• Melissa 'Melicious' Joulwan says:

    Jen –> Oh, man! I'm well-acquainted with the streeeeeetch to the back seat for the grocery bag. And now that you mention it, I *did* eat pork rinds in the car the first time I bought them. Maybe that's the sign a food is a red-light food? When the snarfing of it begins on the car ride home?!

    Lauren –> Thanks for posting! Nice to meet you. That poor FedEx driver! Can you imagine explaining THAT to the boss? "I was really hungry, and the pork rinds were SO good…"

  • Amber says:

    I have this problem too, mostly with "safe" foods that are only good in small portions. Dates? Forget it. Chocolate? Nope. I have a lack of self control when it comes to these items. Best solution? Don't buy it. If I buy it, I have to take responsibility for the fact that I am going to eat it, all. If I am ok with that, then I'll make peace. But otherwise, nope!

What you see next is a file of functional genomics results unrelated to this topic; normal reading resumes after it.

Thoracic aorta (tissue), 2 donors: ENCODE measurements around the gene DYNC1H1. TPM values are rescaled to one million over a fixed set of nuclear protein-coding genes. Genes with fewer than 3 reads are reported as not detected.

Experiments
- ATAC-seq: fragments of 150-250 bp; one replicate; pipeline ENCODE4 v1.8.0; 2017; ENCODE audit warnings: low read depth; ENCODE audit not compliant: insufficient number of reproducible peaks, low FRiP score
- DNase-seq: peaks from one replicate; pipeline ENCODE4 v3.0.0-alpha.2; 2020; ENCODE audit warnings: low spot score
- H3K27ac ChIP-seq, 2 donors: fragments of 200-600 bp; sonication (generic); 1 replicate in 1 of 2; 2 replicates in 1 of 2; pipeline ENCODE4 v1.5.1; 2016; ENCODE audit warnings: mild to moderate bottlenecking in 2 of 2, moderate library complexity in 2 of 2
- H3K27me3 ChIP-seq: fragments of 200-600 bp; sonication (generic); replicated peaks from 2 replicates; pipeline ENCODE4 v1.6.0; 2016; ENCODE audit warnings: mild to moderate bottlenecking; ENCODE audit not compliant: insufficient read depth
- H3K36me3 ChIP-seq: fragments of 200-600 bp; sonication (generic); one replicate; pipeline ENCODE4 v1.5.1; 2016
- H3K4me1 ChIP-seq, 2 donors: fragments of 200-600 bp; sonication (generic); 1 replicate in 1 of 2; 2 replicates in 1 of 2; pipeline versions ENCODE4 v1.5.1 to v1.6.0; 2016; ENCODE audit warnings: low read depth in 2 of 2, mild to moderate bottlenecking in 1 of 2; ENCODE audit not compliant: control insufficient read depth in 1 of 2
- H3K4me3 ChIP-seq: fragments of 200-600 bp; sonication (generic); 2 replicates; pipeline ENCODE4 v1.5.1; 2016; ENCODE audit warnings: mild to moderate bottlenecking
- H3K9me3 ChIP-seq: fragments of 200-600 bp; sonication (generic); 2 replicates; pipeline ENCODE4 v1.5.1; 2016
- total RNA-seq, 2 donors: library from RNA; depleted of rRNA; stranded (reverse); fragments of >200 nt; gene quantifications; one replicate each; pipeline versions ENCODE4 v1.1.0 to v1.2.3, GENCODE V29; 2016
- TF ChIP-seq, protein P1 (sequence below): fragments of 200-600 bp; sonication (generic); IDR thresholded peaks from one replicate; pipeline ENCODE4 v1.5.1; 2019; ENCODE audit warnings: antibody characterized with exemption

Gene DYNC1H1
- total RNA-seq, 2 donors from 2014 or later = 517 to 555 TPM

• Melissa 'Melicious' Joulwan says:

    Amber –> Amen, sister. The first step to identity change is changing our environment… which means my immediate environment must be a pork rind free zone. Sad.

    This graphic illustrates it very clearly:

  • MIndy says:

    Cheese. I can't have it in the house. Other dairy…meh. I put a tablespoon of heavy cream into my coffee a couple mornings a week, no problem. I ignore my son's ice cream and yogurt. But if there's cheese in the house, I eat it, one "serving" at a time, many servings a day, 'til it's gone. And then my digestion complains and my weight skyrockets and I shake my head sadly at my complete lack of control and don't buy cheese for months.

  • Melissa 'Melicious' Joulwan says:

    Mindy –> The other day I was trying to figure out which cheese I miss the most — I know! Dumb game to play — and the answer was: really, really good shaved parmesan. But yeah, can't have it in the house.